A thoroughly good read. It's hard to believe that this is a first novel; the writing and plot were stylish. I'm hoping that it isn't too long until a second book is in print.
The plot was all over the place, and all of the focus on "blood rage" was tedious. The witch elements from the first two books and story were mostly dropped in the final book for a plot that centered on blood rage and the vampire family power struggle. This plot path and the blood rage elements, in my opinion, became tiresome. So many scenes were urgent one minute, then dropped the next, and there were unresolved loose ends. If Harkness has plans for a fourth book, I will not be standing in line to read it. Obviously from my review, this was not an enjoyable read, I really had to plod through it. The Audible narrator did a fine job, but the material in the book itself left me disappointed.
She did a great job reading, just a largely disappointing plot and story.
Returning Jack and Father Hubbard was an unnecessary plot twist away from the first two books in my opinion. Also, the whole blood rage thing got tiresome.
Based on the first two books this should have been a much more satisfying read.
The book was not up to par with the other books in this series. I struggled to finish it and I usually look forward to George's books.
The whole storyline was tedious. The characters were uninteresting and the regular characters were doing things "out of character" and made the story a bit far fetched to this reader. The move to Italy and the kidnapping was an uninteresting plot for a Lindley book. Also, the book opened with Inspector Lindley at a roller derby ring; and, he was there because he's a a crush or love interest in one the roller derby skaters. Did I forget to mention that he's an Earl. Oh my, all the things that made him interesting when he was wooing his deceased wife Deborah made this a very disappointing read. I'm not very interested in the direction the characters are taking.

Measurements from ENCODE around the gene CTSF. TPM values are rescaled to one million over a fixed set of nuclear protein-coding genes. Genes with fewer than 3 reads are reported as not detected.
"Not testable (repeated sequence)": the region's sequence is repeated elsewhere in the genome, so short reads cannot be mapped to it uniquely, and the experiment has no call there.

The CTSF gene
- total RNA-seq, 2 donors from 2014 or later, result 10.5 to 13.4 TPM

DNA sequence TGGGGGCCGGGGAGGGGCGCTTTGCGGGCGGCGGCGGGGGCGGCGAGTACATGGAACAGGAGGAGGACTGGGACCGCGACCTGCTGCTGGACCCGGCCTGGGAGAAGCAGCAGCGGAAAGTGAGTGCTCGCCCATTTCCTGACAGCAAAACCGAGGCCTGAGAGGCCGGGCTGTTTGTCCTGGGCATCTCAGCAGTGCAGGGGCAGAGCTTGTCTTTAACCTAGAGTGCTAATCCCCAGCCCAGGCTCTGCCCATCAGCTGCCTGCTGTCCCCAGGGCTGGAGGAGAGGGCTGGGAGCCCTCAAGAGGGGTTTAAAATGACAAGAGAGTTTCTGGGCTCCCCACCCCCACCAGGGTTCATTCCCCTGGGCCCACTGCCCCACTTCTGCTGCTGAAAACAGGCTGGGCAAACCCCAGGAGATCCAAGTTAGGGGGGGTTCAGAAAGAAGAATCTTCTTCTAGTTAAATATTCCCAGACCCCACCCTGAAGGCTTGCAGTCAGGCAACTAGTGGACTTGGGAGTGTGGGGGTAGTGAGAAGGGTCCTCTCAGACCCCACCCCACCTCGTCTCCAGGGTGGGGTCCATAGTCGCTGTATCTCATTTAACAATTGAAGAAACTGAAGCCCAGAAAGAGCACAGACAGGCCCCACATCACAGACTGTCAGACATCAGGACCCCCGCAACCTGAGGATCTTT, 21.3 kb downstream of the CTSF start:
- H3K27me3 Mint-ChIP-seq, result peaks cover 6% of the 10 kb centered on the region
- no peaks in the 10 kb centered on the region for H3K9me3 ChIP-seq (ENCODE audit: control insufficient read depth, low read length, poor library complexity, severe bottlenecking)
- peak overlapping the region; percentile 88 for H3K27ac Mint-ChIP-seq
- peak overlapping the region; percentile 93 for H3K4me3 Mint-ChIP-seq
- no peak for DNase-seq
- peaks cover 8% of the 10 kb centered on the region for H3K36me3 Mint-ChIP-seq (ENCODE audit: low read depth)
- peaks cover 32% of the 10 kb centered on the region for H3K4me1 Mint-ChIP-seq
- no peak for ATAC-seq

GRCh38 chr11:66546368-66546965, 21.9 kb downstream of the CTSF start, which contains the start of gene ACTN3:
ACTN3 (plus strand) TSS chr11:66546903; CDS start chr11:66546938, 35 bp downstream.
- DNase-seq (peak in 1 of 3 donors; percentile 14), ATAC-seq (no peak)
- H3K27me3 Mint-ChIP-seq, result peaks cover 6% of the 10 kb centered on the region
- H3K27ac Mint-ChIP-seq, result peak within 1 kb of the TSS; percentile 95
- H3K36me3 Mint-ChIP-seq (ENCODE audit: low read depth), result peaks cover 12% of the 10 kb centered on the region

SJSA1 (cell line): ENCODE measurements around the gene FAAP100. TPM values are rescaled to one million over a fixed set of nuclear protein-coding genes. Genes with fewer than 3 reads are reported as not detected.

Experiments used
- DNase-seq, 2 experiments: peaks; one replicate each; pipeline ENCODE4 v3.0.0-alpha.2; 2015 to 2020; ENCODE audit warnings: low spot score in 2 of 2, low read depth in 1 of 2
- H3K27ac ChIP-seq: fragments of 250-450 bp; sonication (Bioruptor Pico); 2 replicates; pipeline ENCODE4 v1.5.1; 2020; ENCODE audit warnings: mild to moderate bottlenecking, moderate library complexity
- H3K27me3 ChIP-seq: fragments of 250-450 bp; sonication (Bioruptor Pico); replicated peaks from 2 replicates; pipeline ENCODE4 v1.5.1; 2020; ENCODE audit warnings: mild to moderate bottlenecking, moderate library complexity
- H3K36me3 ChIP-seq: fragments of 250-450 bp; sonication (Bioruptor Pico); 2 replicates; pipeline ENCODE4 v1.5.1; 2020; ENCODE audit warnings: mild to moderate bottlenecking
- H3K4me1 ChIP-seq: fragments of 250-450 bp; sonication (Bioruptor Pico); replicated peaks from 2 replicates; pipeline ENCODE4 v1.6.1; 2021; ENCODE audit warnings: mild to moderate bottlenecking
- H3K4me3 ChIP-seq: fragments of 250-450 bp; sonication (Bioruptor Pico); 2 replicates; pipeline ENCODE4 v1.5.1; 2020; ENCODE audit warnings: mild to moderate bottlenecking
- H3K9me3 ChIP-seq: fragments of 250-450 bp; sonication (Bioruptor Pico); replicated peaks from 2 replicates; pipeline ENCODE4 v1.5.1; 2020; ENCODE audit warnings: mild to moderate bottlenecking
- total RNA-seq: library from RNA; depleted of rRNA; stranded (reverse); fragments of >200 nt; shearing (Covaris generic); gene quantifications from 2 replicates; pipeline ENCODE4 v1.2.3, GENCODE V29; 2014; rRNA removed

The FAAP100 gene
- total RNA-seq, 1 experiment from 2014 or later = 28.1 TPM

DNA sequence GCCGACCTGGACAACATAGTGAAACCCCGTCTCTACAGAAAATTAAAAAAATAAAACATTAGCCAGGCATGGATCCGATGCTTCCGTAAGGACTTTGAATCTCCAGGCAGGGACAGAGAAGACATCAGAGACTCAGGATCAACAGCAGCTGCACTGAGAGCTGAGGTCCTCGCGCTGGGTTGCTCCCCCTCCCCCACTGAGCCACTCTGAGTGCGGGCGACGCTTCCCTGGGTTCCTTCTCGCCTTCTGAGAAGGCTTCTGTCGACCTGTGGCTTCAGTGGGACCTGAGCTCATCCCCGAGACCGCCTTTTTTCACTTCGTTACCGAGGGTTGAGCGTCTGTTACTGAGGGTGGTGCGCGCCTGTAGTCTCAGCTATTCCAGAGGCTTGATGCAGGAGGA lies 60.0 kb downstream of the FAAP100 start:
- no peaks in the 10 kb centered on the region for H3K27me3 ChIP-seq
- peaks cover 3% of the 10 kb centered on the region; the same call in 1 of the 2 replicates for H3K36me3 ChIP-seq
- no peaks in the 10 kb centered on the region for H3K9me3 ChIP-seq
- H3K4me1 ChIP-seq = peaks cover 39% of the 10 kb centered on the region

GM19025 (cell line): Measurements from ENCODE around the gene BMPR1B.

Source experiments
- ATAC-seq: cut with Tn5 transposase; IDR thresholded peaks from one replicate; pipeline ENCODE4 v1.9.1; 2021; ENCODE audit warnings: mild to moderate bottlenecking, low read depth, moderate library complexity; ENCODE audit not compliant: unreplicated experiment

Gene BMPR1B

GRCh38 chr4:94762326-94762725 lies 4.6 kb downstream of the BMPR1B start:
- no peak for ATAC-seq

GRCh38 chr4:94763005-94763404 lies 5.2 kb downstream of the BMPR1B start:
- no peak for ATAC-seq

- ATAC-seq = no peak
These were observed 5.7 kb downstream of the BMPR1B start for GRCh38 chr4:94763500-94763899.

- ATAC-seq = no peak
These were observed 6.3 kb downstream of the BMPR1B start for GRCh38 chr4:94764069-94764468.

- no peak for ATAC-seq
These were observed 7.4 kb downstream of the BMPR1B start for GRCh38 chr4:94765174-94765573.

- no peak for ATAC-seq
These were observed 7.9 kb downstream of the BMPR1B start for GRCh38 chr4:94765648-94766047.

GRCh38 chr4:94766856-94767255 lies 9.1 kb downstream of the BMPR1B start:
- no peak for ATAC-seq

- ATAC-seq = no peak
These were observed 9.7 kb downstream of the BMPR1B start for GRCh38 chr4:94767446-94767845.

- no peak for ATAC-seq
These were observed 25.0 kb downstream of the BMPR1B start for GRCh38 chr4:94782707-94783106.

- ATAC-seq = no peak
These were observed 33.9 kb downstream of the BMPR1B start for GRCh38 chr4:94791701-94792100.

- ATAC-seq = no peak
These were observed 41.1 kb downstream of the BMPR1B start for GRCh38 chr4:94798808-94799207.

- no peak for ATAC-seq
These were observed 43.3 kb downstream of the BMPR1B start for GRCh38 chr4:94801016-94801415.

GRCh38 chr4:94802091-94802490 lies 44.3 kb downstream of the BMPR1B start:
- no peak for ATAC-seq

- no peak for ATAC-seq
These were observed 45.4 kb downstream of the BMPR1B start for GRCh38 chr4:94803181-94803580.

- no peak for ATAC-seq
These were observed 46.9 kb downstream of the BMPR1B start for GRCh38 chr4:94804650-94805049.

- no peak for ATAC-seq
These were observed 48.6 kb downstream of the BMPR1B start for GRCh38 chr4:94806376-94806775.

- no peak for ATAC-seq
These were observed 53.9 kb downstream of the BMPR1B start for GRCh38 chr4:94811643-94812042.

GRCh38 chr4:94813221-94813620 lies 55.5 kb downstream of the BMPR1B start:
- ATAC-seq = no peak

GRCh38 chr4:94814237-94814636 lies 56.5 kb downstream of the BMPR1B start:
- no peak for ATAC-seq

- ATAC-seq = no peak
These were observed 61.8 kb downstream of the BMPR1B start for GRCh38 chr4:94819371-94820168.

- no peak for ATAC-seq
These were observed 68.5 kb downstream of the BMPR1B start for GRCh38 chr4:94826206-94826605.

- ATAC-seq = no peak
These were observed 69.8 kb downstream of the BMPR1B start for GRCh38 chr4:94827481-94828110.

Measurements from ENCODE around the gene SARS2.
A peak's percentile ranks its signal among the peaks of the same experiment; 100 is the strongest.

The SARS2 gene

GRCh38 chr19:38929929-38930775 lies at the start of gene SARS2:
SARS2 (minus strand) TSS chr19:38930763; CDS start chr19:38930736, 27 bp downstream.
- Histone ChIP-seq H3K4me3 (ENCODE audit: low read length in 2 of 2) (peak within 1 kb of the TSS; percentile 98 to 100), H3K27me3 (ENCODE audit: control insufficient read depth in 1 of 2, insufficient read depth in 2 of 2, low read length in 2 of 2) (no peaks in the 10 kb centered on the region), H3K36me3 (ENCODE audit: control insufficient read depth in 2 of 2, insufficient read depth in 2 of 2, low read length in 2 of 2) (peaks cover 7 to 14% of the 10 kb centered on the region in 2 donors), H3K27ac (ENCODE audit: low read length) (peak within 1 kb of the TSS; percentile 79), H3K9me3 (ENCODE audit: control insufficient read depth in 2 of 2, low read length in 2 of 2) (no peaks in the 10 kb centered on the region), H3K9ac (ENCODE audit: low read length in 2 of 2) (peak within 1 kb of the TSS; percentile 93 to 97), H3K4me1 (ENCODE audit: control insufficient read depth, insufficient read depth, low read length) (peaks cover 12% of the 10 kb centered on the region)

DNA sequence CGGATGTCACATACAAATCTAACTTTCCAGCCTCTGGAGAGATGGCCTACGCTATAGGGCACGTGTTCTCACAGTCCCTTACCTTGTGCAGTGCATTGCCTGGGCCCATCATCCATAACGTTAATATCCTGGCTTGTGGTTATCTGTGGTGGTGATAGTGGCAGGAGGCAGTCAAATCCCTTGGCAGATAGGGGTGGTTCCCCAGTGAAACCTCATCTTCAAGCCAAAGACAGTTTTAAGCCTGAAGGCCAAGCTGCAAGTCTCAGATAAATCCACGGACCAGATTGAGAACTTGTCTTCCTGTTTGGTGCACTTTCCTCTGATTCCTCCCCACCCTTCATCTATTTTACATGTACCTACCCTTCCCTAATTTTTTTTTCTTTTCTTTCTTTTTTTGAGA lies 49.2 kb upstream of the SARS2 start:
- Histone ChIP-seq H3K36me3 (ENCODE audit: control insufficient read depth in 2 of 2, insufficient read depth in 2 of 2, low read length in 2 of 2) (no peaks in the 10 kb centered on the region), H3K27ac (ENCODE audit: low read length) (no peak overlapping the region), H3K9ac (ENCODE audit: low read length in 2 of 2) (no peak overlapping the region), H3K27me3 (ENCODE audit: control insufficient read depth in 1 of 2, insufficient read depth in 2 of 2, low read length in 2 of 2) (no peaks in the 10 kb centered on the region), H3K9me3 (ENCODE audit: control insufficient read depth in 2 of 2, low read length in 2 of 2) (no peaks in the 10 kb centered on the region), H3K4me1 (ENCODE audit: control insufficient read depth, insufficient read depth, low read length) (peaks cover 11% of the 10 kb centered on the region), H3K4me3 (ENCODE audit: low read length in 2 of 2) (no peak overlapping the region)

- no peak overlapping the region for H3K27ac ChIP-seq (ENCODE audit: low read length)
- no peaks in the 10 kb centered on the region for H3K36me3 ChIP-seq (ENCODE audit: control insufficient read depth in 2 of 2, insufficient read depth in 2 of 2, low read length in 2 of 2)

The reading was fine; the book was uninteresting.
I will not buy the next book. Very sad, because I really did enjoy this series.
I like the witch part of the story best. However, unfortunately, I'm not a fan of the vampire genre.
Yes, but only if they are interested in stories that include vampires.
Meeting Queen Elizabeth.
Yes, it was worth the listening time. The timeline and history timeline was well researched by the author.
The narrator did a great job.
I found the characters not very interesting,the story tedious and the plot very slow moving, so much so that I gave up on it after part I. Perhaps fans of H.G. Wells would find it more interesting.
I would not be interested in other books by this author. I found every little nuance in the book seemed to drag on and I felt it was overwritten.
The reader did a nice job, but because I did not enjoy the story or the overly dramatic plot, I couldn't appreciate the reader's efforts to the fullest.
I was facinated with the books cover and concept; however, it was overlong and a tedious read for me.
I had seen many favorable reviews so I'm sure there are fans for this genre. I had expected a mystery fantasy and was disappointed because I felt the story and plot was very slow moving. I didn't finish part I, and abandoned it.
I always look forward to a William Monk or Thomas Pitt book release.
Both Monk and his wife Hester are realistic characters.
Ralph Lister does an excellent job reading the Perry novels.
Introducing Scuff into the Monk household was a nice addition.
Since this is a series that is character driven, for new readers of this series, I would suggest starting at the beginning of the with "Face of a Stranger".
I hope the next book in this series will have more promise. This first book covered ground about witches and witch hunts that has been better done by other authors. With that said, it did establish the characters in this series and they have great potential. I iked the characters, the setting and the premise within the timeline; so I am looking forward to reading the next book with the thought it will hold more promise, e.g., a story/plot that is better thought and plotted.
Although I'm a fan of Penny's previous books in the series, this book did not live up to my expectations.
Before I purchase her next book in the series, I will read the readers' reviews.
The performance of the reader was excellent, it was the plot and subplot in this book that disappointed this reader.
I didn't mind that this book wasn't set in Three Pines, instead, I was looking forward to the change. However, the plot in this book and the narratives about the music seemed to drone on and on. By the time I reached the end of the book, I didn't really care who the perpetrator of the murder was. Of further significance was the unplausable drama in the subplot regarding the conflict between Gamache and his chief, and particularly, Jean Guy's misguided loyalty just did not ring true.
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